On May 9th, 2017 the Georgia Department of Economic Development announced that Georgia’s tourism industry generated a record-breaking $61.1 billion in business sales in 2016, up 3.5 percent over the previous year and 34 percent higher than its pre-recession level in 2008.
Visitor spending was estimated at $3.2 billion in state and local tax revenues.
The state department gets its data from the U.S. Travel Association, which they pay to conduct annual Travel Economic Impact studies for Georgia. This study presents estimates of travel and its economic impact on Georgia at the state, region and county levels.
Pickens County’s data was briefly presented at a government meeting earlier this year. According to the state’s 2015 report, Pickens saw $29.31 million spent here by travelers in 2015; $4.4 million in travel generated payroll at local businesses and 230 travel-generated jobs; $1.12 million was generated in state tax; and $810,000 in local tax, all because of the travelers in the county.
The same 2015 report showed Fannin County, a bustling tourist destination, with $39.59 million in expenditures generated locally from travel in 2015; $7.84 million in payroll; 350 jobs; $1.53 million in state tax revenues; and $1.15 million in local sales tax.
Nearly $30 million in travel expenditures in Pickens County, (not to mention 230 jobs) in one year seemed unlikely. Regardless of the total, it also seemed unlikely Fannin County’s tourism revenue was just 33 percent more than Pickens. In other categories, Pickens and Fannin were also surprisingly close. Anyone who travels to Blue Ridge on the weekend knows that tourism is a prime driver of their economy, where locally tourism has a modest visible impact.
The Fannin County Chamber of Commerce President, Jan Hackett, said for them the state’s economic impact information is low, which may help explain why Pickens and Fannin numbers are so close.
“They don't count cabin rentals and that is the basis of our business,” Hackett said in an email interview. “In 2016, our visitors spent $34 million on lodging alone. That's not counting gasoline, groceries, restaurants, shops and entertainment (train, drive-in etc.).”
Rather than use the state of Georgia figures, Hackett uses a model that Pigeon Forge adopted, which estimates lodging to be about 26 percent of the total amount spent by a visitor.
“If that is true, then the impact of tourism here was more than $130 million [rather than the $39.59 presented in the Georgia figures],” she said. “Tourism, including second homes and retirement is the primary economic driver for our community. We have more than 4,000 vacation homes here (out of 16,000 total homes). Of those, more than 1,000 are rentals for weekend getaways and vacations.”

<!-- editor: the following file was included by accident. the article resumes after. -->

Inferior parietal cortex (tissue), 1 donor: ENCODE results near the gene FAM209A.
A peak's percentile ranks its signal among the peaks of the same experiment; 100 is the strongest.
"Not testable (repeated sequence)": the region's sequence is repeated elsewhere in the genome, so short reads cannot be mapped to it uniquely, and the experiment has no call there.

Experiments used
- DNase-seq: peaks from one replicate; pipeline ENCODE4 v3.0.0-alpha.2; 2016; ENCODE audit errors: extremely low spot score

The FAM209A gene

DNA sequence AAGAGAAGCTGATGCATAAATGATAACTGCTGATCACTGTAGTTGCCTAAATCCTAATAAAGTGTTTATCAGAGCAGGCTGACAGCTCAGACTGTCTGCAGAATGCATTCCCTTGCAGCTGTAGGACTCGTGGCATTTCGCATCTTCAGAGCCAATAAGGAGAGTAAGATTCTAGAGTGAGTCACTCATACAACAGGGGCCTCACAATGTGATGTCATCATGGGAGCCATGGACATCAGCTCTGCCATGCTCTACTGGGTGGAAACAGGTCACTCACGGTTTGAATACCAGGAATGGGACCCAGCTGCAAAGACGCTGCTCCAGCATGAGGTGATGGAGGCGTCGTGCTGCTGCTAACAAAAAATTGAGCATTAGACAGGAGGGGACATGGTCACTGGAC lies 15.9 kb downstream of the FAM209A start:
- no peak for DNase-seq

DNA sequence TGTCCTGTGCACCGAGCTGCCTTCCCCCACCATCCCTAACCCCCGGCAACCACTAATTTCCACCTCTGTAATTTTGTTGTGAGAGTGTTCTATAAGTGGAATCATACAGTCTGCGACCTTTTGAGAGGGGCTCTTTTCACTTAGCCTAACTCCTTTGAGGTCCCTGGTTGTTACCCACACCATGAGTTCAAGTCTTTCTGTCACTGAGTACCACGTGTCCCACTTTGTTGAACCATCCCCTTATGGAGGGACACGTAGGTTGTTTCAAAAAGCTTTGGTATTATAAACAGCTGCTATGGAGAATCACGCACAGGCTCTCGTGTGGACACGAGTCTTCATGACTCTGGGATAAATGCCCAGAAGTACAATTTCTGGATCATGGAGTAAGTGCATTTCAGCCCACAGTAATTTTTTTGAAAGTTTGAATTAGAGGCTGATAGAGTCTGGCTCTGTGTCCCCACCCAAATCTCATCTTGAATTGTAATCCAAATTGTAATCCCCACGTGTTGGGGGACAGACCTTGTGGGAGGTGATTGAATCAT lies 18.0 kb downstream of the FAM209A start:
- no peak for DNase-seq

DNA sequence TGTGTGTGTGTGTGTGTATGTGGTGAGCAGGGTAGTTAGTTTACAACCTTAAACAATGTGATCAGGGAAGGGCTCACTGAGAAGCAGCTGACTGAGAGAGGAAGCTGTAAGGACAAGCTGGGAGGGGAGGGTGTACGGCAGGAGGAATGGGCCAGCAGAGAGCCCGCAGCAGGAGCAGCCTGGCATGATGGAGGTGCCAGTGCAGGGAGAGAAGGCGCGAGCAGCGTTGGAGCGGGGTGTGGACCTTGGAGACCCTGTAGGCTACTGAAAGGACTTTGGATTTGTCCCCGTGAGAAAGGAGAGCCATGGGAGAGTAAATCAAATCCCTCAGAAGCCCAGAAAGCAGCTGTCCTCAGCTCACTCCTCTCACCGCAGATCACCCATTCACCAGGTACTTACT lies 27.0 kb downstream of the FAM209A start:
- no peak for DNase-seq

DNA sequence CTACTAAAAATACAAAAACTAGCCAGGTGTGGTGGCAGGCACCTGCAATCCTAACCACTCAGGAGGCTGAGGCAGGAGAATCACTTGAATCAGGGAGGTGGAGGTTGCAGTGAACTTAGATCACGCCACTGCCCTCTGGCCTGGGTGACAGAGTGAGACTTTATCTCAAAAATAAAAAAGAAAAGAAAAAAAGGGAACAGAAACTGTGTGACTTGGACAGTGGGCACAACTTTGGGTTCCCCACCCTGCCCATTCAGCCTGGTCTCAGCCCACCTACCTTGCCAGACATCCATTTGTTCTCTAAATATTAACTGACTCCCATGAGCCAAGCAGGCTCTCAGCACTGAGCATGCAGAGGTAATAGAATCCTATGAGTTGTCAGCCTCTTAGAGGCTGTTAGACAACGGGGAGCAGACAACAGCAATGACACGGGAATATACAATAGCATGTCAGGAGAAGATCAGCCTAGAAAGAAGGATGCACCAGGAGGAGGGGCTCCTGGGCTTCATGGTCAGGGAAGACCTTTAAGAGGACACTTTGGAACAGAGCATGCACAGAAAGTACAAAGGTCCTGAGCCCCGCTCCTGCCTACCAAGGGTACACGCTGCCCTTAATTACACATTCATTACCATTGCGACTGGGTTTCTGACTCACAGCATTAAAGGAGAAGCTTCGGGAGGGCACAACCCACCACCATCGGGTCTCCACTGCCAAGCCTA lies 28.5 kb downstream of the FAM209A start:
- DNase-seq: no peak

Daniel Teodorescu, Ph.D., Director of Institutional Research & Effectiveness at Reinhardt University who specializes in surveys, was asked by the Progress to look over the report and its methodology. He feels the data, derived from the Travel Economic Impact Model (TEIM) used by the U.S. Travel Association, “does not perform well” at the county level.
“As I understand, the TEIM model was primarily designed for estimating the overall economic impact of tourism at national or state levels,” he said. “It does not perform well in estimating economic impacts at the local level.”
Dr. Teodorescu said the model relies on national travel surveys to estimate trip volume and spending on a state-by-state basis, but the national survey data is not used in calculating impact estimates at the county level due to small sample size. Instead, estimates of impacts are obtained using allocation formulas to distribute statewide impacts to counties and cities within the state.
“These local estimates do not account very well for the distinct types of tourism activity or spending patterns in different counties of a state,” he said. “If the allocation formula is based on household income or consumer spending then the proportion that is applied to state tourism expenditures to derive total tourism expenditures for Pickens might be overestimated due to Big Canoe and other gated communities. Since the methodology is not described in sufficient detail, we just do not know how that allocation is made.”
Dr. Teodorescu also pointed out a footnote in the Travel Economic Impact report that cautions “individual state estimates should not necessarily be viewed as substitutes for major state research projects on the impact of travel and tourism. The U.S. Travel Association cautions the user to compare the methodologies and results, and “draw his/her own conclusions regarding the validity of differing approaches and estimates.”
According to Hackett, the Fannin Chamber president, they have plans to do a “real economic impact study” in their county sometime this year.
Senior Communication Specialist Emily Murray with the Georgia Department of Economic Development said these travel impact reports have been developed for the last several years, and stands behind their value to local communities. When the data is released, Murray said it trickles down through the GDOED’s regional employees to community liaisons, local chambers of commerce, elected officials and community leaders. When it comes out in the counties and press releases are sent out it “gets legs pretty quickly and you begin to see it in news stories,” she said.
When asked if she feels the reports are widely used and respected by community leaders in the decision-making process she said, “I feel like they definitely do. They look to us to provide this data because it’s expensive and communities can’t afford to buy it themselves. The U.S. Travel Association is the top, the best regarded research firm. The USTA does the study every year and states have to buy the research.”